Here's an idea. Can anyone find research that disputes any of the basic findings? Other than the disagreements already in the links? For instance that there is NOT more prostate cancer in neutered males than in intact? Or ortho disorders?

Some of what is available to us is pretty basic bean counting. In other words, this number of dogs had prostate cancer, such and such a number were neutered and such and such a number were intact. The outcome of a higher number being neutered is not really conclusive proof that neuter caused the prostate cancer in any way but then again, you have to wonder if there is not some kind of relationship.

erykah, are there not breeders of TM who write a neuter (boys) of NOT LESS than a certain age into their health guarantees? In my breed, Labrador Retriever, this is becoming more common and the age tends to range from one to two years. Other large breed breeders do this too. Some specify the girls must have a heat. I'm not a breeder but you are. Can you give us insight into what others with your breed do in this case?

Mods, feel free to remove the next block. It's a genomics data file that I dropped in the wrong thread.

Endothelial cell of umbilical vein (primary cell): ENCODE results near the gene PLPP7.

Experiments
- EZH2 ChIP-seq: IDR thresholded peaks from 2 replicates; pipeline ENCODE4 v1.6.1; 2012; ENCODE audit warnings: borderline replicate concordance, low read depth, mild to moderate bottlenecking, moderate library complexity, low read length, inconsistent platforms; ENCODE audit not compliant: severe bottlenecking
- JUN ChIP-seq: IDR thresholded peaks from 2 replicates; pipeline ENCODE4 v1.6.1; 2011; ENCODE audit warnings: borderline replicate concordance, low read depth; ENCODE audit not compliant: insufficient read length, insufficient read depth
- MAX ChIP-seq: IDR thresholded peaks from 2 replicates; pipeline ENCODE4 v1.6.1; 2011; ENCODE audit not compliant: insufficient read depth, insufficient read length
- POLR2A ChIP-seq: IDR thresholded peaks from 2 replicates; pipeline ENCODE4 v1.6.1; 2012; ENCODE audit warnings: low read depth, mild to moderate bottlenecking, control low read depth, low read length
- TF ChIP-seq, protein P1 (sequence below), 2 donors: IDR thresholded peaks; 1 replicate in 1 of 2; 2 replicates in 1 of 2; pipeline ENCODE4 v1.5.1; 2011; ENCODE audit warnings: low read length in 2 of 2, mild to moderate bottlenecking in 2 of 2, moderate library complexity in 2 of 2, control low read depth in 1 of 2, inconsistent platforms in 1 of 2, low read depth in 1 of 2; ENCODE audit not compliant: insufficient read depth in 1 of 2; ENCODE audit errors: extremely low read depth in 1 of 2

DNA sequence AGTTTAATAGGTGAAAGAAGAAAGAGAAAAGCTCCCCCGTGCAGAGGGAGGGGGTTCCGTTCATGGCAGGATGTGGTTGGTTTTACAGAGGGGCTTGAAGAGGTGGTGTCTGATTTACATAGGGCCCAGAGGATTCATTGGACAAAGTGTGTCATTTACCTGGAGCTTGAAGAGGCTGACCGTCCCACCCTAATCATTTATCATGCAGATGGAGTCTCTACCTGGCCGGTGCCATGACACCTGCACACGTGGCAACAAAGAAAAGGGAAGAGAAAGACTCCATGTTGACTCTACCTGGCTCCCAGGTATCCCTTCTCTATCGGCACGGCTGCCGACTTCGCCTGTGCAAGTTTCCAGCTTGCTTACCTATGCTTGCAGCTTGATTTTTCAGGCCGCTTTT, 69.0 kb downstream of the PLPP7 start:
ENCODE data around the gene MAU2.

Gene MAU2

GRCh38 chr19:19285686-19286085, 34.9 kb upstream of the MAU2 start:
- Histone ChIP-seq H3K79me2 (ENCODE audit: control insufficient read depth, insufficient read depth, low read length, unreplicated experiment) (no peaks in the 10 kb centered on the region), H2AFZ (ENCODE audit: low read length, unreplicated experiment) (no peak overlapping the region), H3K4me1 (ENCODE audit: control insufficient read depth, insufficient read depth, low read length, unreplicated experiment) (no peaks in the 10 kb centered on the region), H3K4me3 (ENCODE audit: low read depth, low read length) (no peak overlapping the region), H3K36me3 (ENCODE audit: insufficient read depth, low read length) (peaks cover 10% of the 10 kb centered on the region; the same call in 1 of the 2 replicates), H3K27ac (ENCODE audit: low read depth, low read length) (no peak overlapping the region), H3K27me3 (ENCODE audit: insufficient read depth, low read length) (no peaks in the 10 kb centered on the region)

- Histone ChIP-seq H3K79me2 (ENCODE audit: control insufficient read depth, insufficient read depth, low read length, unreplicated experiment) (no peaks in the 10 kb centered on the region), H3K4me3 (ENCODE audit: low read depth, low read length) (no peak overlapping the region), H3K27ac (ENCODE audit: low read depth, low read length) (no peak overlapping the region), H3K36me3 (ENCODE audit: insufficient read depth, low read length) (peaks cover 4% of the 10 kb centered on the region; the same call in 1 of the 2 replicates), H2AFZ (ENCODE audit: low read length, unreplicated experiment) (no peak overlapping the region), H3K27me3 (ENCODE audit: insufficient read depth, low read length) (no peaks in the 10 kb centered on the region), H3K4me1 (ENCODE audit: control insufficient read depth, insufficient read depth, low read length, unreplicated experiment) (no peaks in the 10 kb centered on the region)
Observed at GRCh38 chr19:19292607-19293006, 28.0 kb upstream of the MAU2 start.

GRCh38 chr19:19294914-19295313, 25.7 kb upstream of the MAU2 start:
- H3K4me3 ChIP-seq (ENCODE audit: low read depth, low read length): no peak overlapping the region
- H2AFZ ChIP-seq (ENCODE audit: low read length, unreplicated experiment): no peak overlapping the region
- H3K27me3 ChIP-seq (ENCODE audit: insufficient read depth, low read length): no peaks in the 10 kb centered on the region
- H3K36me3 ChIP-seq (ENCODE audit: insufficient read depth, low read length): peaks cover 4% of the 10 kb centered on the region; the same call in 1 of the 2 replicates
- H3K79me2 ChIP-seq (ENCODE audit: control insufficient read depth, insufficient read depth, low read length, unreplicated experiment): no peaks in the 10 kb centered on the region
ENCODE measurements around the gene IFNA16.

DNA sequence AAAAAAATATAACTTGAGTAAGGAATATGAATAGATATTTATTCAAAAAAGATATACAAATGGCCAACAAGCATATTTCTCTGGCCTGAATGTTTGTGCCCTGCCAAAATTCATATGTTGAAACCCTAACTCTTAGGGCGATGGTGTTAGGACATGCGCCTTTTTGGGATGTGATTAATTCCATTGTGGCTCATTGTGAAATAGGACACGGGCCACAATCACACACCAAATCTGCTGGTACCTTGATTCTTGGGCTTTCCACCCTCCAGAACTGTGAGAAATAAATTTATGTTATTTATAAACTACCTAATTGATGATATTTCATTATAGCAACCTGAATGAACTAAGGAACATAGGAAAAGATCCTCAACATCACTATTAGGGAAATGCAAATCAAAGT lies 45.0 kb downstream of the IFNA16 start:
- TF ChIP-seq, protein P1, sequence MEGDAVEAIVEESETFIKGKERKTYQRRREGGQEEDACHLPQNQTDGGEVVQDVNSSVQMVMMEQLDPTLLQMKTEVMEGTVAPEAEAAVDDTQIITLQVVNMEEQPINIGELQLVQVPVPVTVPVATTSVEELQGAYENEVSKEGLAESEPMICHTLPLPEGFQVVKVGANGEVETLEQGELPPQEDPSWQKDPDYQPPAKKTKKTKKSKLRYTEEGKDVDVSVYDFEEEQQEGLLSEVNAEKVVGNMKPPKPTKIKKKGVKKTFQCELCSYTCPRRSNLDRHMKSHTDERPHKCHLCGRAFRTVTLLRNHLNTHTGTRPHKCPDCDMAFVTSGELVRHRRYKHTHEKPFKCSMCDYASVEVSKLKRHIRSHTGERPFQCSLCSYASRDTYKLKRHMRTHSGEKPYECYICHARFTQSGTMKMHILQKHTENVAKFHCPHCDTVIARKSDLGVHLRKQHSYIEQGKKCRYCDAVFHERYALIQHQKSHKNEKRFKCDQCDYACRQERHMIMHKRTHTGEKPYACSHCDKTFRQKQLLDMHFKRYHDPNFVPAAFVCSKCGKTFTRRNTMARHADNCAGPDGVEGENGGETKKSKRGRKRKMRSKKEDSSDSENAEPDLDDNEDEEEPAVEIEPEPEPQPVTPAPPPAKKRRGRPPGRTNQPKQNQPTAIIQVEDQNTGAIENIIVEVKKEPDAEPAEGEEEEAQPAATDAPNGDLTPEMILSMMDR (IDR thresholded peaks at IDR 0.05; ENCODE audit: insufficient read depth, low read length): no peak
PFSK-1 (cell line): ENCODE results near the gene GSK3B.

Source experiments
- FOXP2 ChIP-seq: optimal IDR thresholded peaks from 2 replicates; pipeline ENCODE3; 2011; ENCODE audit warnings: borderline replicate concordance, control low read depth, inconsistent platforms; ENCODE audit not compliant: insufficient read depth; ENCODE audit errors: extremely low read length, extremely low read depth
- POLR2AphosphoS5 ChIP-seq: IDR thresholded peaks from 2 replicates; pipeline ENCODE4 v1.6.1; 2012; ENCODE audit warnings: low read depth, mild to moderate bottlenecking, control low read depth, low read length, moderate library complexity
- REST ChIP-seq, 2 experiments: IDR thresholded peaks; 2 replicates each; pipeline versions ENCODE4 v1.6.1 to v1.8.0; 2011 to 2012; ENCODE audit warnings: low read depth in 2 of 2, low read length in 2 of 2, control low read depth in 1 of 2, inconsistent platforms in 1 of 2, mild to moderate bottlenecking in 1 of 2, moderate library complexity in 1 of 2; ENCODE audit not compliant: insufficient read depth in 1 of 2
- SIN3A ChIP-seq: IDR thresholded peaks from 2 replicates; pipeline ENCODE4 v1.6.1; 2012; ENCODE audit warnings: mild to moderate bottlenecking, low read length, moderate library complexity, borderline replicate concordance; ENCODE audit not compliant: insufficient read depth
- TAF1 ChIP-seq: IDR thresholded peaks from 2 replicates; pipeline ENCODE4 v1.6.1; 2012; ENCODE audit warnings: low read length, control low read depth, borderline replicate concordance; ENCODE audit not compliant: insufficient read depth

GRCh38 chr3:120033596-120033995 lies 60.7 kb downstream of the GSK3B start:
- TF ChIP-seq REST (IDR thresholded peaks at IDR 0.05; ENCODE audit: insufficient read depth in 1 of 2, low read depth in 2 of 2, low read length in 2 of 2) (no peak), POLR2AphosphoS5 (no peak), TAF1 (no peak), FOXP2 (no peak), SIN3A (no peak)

I must say, it's so nice to be able to have a reasonable discussion on this.
Reply With Quote
  #22  
Old May 12th, 2011, 10:50 AM
marko's Avatar
marko marko is offline
Administrator - Pet lover
 
Join Date: Mar 2001
Location: Montreal Quebec Canada
Posts: 11,132
Premature spay and neuter podcast

Not sure if you want to hear my voice, buuut DR. Lee and I recorded a podcast on this very topic a couple of years back.

Feel free to take a listen:
http://www.pets.ca/blog/pet-podcast/...w-with-dr-lee/

thx - Marko
__________________
Please tactfully EDUCATE or IGNORE posters you don't agree with.
Please PM me & Include URLs and post #'s for any issues and it's my pleasure to help.
I'm firm - but fair. Mind the Rules and enjoy your stay.
Newcomers FAQ - How do I post on this BB?
Pet facebook group
Check out the Pet podcast
Follow me on Twitter
Reply With Quote
  #23  
Old May 12th, 2011, 11:00 AM
erykah1310's Avatar
erykah1310 erykah1310 is offline
Blue eyed funny farm
 
Join Date: Nov 2005
Location: Canada
Posts: 5,595
TM's have a relatively long life span for such a large breed and are not plagued with many health problems as of yet, a few lines have HD but Elbow Dysplasia is quite unheard of but we all still screen for it. They live from 10-14 years however 18 year old TM's are not unheard of either.

I have never been on a spay/neuter contract with a TM so that is a good question to bring up to my mentors. In my contract I stated no less than a year. Most were done around 14 months.